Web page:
Covington History: Historical Markers of St. Tammany – Part 1

Covington History segment provided by local historical writer Ron Barthet. This article has been broken up into 4 parts for ease of reading.
View Ron’s blog Tammany Family here.

According to the Historical Marker Project website, there are 45 historical markers in St. Tammany Parish. They share a variety of historical highlights across the area, giving us an idea of the people and places that contributed to early St. Tammany.

Here is their list. You can view the full list and individual markers here: www.historicalmarkerproject.com

Indian Village

In 1699 Bienville visited the Colapissa Indians who lived in this area. The Indians called the Pearl River “Taleatcha” (“rock river”) because of pearls found in shells from its waters. The French found the river water good to drink.

Greater Mandeville Veterans Memorial, a War Memorial

Dedicated To The Memory Of Those Who The Defense Of Our Country And All Who Served In The Cause Of Freedom

Bicentennial Covington #1

In 1907, Guido Alexius and his sons Alfred, Cintio and John, founded Alexius Brothers and Company; and later his son Horace joined in the business. In 1915, this landmark establishment, originally a gym, was purchased. Later in the 20th century, Guido’s grandsons G.C. and Haller Alexius operated the hardware store at this location until 1985. In addition, portions of the land were donated by the Alexius family for the construction of the Covington Trailhead.

The Old Railroad Depot

The original depot faced New Hampshire Street with a passenger and freight terminal facing east. During the mid-1900s, the depot was moved one block to the present site (now a restaurant). The St. Tammany Special line left New Orleans at 4:30 p.m. and arrived in Covington at 6:15 p.m. It would leave Covington at 6:45 a.m. and arrive in New Orleans at 8:30 a.m. daily. This train was composed of elegant coaches and contained parlor buffet cars.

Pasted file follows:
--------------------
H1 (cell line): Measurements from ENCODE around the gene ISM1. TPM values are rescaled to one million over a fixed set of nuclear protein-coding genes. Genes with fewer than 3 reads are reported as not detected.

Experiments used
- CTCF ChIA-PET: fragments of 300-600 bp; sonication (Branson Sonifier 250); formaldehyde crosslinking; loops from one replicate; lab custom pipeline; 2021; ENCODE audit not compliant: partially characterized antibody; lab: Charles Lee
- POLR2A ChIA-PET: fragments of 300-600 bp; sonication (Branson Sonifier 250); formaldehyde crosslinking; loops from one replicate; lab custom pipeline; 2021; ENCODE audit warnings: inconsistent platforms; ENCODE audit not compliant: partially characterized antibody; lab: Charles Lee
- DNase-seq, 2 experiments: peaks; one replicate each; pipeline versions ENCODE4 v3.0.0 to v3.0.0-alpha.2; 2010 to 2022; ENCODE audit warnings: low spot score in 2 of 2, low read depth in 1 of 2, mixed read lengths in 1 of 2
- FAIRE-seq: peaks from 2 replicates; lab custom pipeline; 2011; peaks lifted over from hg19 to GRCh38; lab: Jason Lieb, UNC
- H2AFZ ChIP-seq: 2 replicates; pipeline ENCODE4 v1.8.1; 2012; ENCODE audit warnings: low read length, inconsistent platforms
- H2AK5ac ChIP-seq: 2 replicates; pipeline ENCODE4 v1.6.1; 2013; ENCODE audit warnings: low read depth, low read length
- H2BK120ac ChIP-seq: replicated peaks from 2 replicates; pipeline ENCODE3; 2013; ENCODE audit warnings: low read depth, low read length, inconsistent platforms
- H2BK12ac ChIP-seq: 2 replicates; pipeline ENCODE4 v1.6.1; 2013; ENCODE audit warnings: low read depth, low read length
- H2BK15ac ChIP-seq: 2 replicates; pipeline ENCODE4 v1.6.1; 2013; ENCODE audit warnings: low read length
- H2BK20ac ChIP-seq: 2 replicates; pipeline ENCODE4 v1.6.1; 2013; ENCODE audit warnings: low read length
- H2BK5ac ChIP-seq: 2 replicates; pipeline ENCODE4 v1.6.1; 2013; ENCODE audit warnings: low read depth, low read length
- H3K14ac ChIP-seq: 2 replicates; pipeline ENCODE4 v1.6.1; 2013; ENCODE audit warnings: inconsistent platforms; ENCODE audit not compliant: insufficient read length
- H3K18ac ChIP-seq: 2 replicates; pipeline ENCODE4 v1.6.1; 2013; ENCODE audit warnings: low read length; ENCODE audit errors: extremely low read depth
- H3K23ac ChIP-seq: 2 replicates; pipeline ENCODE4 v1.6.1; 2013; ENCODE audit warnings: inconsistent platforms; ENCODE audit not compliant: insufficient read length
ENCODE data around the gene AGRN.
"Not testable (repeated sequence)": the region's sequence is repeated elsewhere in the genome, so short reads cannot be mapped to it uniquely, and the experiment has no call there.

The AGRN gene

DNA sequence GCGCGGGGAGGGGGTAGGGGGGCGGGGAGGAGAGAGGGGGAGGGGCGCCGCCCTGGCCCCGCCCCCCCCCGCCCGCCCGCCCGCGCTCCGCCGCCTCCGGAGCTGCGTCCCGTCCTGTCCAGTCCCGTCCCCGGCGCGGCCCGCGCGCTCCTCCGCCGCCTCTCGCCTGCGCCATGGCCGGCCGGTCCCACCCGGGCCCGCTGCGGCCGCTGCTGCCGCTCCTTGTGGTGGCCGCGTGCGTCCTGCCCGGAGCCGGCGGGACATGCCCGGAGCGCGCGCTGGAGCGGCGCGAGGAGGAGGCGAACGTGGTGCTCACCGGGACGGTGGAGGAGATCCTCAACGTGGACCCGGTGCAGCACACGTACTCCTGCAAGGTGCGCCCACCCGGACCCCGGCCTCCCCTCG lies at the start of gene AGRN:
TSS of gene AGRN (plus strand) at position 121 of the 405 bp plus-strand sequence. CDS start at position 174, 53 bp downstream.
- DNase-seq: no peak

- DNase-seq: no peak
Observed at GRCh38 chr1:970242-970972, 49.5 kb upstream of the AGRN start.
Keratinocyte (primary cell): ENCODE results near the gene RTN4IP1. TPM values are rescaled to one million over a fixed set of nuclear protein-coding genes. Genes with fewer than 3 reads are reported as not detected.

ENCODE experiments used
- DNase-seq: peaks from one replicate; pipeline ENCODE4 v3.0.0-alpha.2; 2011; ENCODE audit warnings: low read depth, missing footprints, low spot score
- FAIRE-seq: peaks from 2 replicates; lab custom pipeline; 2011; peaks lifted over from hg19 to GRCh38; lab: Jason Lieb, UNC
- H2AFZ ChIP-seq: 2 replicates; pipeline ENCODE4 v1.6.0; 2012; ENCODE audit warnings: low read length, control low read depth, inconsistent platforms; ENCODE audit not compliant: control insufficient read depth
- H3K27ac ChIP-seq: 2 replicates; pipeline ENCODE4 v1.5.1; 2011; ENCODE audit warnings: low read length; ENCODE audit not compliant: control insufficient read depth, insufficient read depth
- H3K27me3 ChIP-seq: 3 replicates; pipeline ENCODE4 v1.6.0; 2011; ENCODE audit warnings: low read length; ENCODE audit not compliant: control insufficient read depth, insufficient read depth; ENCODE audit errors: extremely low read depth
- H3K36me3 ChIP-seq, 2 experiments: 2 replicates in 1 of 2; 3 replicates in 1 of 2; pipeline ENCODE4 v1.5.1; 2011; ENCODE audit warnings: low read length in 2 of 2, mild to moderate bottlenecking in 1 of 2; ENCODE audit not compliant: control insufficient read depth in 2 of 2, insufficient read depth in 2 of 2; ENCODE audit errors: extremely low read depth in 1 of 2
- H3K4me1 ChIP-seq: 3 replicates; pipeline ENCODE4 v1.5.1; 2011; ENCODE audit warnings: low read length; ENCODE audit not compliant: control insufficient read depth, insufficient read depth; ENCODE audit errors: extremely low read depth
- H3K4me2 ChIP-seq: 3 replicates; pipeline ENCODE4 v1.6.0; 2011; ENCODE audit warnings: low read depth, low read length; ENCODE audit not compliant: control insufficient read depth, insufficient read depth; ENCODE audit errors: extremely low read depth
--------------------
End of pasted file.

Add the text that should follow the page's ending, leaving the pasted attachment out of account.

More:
Abbé Adrien E. Rouquette

English side- Abbé Rouquette (1813-1887), poet and priest, lived as missionary among Choctaw Indians in region of Bayou Lacombe from 1859 till his death. The Choctaw called him “Chata Ima,” meaning “Like a Choctaw.”

French side”Abbé Rouquette (1813-1887), poéte et prêtre, vécut comme un missionair entre les Indiens Choctaws de la région Bayou Lacombe de 1859 jusqua’à sa mort. Les Choctaws l’appelérent “Chata Ima” qui est “comme un Choctaw.”

Public “Ox Lot” Parking

Unique to Covington’s downtown business district and a credit to our forefathers, our original town grid layout allowed for public squares in the middle of each block for the purpose of trade and commerce. Farmers would bring their oxen-laden carts to town loaded with wares and conduct business in these designated center block locations. Traditionally called “ox lots” and largely responsible for Covington’s designation as a national historic district, today’s use provides free public off-street parking for downtown visitors and employees.

H.J. Smith and Sons Hardware and Museum